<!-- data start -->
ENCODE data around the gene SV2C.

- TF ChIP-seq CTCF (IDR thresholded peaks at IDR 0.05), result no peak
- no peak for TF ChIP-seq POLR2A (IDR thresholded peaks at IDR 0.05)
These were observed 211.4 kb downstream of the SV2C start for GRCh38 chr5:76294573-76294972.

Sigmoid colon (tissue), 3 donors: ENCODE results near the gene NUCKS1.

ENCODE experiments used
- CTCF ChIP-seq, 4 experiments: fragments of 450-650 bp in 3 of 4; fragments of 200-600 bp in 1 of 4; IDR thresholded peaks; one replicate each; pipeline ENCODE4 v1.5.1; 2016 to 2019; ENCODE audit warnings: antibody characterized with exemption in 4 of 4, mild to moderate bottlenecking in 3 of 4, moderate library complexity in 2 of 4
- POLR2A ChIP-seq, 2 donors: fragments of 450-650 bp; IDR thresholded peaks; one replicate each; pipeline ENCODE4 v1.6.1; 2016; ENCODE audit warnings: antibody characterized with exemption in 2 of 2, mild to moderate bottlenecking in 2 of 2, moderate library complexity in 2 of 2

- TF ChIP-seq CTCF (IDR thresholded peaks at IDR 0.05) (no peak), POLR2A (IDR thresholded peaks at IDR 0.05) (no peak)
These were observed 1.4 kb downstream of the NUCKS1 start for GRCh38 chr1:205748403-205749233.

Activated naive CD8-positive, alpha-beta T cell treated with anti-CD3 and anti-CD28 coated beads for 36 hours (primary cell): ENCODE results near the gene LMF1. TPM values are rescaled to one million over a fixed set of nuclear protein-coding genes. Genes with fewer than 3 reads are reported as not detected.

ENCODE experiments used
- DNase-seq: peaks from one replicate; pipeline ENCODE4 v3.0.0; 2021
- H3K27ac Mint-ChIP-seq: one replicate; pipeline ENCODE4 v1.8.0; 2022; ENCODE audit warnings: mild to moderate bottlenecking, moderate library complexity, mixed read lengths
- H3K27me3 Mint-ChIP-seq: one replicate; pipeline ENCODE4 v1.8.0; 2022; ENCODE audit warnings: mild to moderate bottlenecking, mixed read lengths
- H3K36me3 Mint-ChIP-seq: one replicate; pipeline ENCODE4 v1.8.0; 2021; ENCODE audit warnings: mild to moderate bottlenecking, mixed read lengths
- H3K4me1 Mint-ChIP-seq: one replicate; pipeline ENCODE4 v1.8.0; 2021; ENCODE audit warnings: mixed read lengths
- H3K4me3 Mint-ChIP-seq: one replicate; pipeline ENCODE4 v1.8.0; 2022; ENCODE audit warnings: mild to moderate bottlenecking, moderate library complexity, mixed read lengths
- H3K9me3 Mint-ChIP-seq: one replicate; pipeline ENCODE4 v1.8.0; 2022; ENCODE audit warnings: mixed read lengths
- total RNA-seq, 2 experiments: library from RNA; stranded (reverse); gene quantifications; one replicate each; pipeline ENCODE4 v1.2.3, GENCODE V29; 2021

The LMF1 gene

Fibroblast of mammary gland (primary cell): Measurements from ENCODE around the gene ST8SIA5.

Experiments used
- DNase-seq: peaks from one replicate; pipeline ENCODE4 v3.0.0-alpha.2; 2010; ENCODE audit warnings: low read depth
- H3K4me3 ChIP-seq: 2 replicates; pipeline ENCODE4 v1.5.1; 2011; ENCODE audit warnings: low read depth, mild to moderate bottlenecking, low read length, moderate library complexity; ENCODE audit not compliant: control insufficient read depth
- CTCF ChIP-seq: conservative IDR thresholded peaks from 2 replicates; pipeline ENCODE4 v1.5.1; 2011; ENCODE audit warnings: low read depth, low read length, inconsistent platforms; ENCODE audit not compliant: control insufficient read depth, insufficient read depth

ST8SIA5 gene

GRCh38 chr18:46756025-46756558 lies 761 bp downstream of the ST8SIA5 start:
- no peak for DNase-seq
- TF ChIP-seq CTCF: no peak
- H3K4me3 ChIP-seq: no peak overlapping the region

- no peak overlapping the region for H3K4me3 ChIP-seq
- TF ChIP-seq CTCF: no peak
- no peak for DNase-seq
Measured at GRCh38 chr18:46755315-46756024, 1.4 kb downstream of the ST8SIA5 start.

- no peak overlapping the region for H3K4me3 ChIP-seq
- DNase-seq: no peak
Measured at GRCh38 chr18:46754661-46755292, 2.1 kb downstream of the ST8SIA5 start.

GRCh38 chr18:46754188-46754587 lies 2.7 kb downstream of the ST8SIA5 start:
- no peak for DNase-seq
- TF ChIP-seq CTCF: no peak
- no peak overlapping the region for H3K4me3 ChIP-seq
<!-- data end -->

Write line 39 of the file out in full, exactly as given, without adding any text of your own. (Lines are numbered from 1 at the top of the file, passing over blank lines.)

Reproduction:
GRCh38 chr18:46754188-46754587 lies 2.7 kb downstream of the ST8SIA5 start: